A large bear cub got the jump on two hunters in their tree stand last May in the Canadian province of Manitoba.
A video of the encounter, which has since gone viral, shows the hunters staying still as the cub clambers up into their tree stand. Eventually, after sniffing around for a bit, the cub climbs back down.
Bear Cub Survived the Encounter
Wes Marchak talked to For The Win Outdoors about the encounter this month. He explained that he and his brother had gone up into the stand to hunt bears. They just weren’t expecting the bears to come quite so close to them.
“It was my brother’s first time hunting,” Marchak said. He did not share his brother’s name.
Marchak believes the bear cub was about 4 years old. The cub’s mother was nowhere to be seen, and she had probably long ago left her cubs to look after themselves.
The hunters let the cub go unharmed. They were searching for a much more formidable target.
Marchak told FTW he had been after “a certain bear with great size and lots of meat to fill my freezer.” He killed that bear a few days after the video was taken.
A Less Risky Approach
Marchak and his brother took a riskier approach than the New Jersey deer hunter who killed a young male bear in 2015 because it was making its way up his tree stand.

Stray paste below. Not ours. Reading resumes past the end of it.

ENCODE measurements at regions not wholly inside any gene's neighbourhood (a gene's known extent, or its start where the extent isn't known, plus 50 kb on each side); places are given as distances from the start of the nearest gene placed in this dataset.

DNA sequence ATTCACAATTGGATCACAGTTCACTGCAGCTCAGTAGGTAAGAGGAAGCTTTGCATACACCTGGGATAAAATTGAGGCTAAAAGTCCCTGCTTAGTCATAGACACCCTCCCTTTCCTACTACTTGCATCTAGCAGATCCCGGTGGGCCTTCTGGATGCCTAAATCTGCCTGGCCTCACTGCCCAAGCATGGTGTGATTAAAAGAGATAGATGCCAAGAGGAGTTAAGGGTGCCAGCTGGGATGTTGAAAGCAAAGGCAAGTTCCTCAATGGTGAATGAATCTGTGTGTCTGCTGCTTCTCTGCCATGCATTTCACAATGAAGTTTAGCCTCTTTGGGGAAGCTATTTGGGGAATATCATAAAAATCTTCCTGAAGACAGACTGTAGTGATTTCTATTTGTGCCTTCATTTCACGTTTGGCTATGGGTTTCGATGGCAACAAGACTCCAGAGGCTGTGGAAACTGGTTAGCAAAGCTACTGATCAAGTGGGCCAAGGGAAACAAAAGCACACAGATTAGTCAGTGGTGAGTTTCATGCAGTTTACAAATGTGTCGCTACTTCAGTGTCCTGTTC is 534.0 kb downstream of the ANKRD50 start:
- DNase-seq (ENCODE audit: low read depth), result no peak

That hunter told authorities he had shouted at the bear multiple times to scare it away, the Associated Press reported. When the bear got to about 3 feet away from him, he shot it, because he feared for his life.
After the bear toppled out of the tree and hit the ground, the hunter found a fisherman nearby. Together, they reached out to the Department of Environmental Protection to report the shooting. It was not black bear hunting season at the time.
The hunter had seen the bear wandering around the area about an hour before it tried to climb into his tree stand.
New Jersey DEP spokesman Larry Ragonese said wildlife officials found evidence at the scene of the shooting that backed up the hunter’s account of events.
The hunter, who had done everything he could to make the bear go away, did not face any charges.
Black bears are common in Manitoba. But in recent years, scientists have documented black, grizzly and even polar bears all sharing the same land in northern Manitoba, according to the CBC. They believe it is due to a combination of factors, including that berry abundance has grown over recent decades.